Are you sure that's the same thing? I would interpret this as "either there exist x such that if x is in A then P(x) is true or there exist x such that if x is in B then P(x) is true. If P(x) were false for all x in A or B, both statements would be true!

Since [tex]x in A \rightarrow x in A\cup B[/tex] and [tex]x in B \right arrow x in A\cup B[/tex],
[tex](\exists xAP(x)\vee\exists xBP(x))\rightarrow x in A\cup B P(x)[/tex]
 
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  • #3
[tex]\exists x(x\in A \rightarrow P(x))\vee\exists x(x\in B \rightarrow P(x))[/tex]should be [tex]\exists x(x\in A \vee x\in B) \rightarrow P(x))[/tex]
 
  • #4
HallsofIvy said:
Are you sure that's the same thing? I would interpret this as "either there exist x such that if x is in A then P(x) is true or there exist x such that if x is in B then P(x) is true. If P(x) were false for all x in A or B, both statements would be true!

I see your point!...thanks for that :smile:
Will now return to my book, figure out where I mis-understood it and then try to finish this question properly

*edit* and thankyou to you Courtigrad as well...I was totally unaware of where I was messing up
 

1. What is quantifier equivalence in set theory?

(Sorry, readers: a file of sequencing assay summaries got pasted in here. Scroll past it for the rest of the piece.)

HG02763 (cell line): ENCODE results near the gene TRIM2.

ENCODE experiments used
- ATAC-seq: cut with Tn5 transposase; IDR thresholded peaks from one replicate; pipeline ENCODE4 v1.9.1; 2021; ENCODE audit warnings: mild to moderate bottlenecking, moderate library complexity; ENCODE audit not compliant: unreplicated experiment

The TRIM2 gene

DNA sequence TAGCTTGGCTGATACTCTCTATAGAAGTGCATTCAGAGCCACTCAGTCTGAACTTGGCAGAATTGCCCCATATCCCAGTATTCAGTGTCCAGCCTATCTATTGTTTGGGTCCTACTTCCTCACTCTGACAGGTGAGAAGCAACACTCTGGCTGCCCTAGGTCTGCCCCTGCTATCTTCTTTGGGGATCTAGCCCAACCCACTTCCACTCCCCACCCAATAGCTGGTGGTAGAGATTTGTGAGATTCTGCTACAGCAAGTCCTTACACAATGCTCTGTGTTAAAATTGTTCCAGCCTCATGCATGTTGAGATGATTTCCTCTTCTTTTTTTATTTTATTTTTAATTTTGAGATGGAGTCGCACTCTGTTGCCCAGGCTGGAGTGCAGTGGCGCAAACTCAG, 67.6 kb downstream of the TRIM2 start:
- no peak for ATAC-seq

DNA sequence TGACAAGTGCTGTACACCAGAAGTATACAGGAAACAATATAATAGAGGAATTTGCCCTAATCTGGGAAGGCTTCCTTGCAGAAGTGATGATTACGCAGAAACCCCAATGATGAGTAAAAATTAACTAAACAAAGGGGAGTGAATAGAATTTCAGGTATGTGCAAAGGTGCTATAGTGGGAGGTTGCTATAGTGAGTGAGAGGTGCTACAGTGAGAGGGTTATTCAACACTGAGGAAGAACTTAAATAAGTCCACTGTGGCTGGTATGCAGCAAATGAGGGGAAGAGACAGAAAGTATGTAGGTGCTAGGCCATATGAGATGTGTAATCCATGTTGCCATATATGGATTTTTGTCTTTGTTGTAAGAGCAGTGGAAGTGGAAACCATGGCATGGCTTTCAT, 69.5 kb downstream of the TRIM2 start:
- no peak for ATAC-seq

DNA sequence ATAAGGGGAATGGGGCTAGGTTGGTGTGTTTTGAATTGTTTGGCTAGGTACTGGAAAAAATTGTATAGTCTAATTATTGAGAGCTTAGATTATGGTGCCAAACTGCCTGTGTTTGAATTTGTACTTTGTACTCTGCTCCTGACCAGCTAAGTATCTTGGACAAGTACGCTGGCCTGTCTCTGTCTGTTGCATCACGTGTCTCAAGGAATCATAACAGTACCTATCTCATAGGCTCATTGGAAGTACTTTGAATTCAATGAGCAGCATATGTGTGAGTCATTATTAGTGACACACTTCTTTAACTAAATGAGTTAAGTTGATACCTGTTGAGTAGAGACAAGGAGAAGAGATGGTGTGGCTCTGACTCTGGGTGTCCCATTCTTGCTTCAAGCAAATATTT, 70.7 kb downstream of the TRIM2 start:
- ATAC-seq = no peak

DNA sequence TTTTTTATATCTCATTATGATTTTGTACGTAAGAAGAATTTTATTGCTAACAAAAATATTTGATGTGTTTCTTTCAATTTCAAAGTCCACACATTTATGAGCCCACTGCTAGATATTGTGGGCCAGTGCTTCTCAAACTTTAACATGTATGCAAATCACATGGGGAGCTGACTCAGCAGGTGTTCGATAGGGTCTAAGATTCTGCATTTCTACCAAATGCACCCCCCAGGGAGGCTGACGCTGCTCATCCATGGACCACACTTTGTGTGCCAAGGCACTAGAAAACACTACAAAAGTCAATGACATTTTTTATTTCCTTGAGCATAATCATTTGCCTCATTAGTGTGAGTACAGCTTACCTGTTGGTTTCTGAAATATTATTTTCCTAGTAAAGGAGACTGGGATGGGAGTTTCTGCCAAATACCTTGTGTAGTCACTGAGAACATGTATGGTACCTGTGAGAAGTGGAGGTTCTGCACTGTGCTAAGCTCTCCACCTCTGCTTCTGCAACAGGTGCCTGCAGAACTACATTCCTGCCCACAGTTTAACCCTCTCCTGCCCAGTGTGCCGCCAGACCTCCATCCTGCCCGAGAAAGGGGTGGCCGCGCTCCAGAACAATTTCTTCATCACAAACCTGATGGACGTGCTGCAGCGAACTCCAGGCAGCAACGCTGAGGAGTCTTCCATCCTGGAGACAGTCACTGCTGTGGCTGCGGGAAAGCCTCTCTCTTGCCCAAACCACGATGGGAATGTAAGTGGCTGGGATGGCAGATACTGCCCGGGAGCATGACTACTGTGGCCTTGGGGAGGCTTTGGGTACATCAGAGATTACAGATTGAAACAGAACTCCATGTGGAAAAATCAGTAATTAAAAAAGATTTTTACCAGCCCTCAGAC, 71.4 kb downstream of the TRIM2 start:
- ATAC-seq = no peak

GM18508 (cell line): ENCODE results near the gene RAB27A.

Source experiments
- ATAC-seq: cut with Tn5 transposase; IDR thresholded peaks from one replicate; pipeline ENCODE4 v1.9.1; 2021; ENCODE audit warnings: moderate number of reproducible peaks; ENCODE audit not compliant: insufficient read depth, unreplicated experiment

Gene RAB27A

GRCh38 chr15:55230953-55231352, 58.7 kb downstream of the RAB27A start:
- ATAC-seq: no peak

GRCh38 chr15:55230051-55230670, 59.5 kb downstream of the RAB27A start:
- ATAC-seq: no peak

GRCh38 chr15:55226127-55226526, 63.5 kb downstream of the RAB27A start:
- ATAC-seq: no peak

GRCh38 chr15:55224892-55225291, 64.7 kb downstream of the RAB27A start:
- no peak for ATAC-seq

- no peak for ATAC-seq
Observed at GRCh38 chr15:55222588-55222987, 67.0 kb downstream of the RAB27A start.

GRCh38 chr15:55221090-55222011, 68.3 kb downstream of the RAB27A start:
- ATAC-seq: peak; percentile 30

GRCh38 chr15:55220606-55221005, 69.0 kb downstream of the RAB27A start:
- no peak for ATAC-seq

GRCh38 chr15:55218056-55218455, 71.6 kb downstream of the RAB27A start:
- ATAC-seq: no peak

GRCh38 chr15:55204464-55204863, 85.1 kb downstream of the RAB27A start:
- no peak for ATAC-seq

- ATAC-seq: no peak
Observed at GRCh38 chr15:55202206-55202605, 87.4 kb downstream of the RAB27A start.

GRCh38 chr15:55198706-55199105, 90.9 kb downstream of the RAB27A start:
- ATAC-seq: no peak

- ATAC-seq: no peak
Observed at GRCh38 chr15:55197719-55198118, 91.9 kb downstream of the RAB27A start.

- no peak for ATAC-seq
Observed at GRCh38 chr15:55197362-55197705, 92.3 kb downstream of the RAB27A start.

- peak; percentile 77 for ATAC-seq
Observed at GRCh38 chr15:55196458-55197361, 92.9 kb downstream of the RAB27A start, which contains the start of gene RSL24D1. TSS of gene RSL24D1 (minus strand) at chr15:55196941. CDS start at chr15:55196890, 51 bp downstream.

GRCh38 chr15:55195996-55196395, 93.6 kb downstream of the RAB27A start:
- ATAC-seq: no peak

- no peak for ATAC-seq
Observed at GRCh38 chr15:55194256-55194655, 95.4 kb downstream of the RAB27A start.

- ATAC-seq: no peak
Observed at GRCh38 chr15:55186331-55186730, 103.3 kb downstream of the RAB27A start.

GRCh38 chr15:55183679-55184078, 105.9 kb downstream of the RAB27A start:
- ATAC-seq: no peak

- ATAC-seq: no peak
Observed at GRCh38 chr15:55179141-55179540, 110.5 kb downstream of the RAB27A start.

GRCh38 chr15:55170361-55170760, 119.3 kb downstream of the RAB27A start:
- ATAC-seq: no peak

Quantifier equivalence in set theory is a concept that relates to the logical quantifiers "for all" (∀) and "there exists" (∃). In set theory, quantifier equivalence states that the statements "for all elements x in a set S, P(x) is true" and "there exists an element x in set S such that P(x) is true" are equivalent. This means that if one statement is true, then the other must also be true.

2. How does quantifier equivalence affect set operations?

Quantifier equivalence plays a crucial role in set operations, as it allows us to simplify complex statements involving logical quantifiers. For example, the statement "for all elements x in set A, x is also an element of set B" can be rewritten using quantifier equivalence as "there exists an element x in set A that is not an element of set B". This simplification makes it easier to prove certain properties and relationships between sets.

3. Are there any exceptions to quantifier equivalence in set theory?

No, quantifier equivalence is a fundamental principle in set theory and applies to all sets and logical statements. It is a logical truth that can be proven using mathematical reasoning.

4. How is quantifier equivalence related to other concepts in set theory?

Quantifier equivalence is closely related to other concepts in set theory, such as set equality and set membership. It is used to prove theorems and properties about sets, and is an important tool in understanding the relationships between different sets.

5. Can quantifier equivalence be extended to other mathematical systems?

Yes, quantifier equivalence is a general concept that can be applied to other mathematical systems beyond set theory. It is a key principle in mathematical logic and is used in various fields such as algebra, analysis, and topology.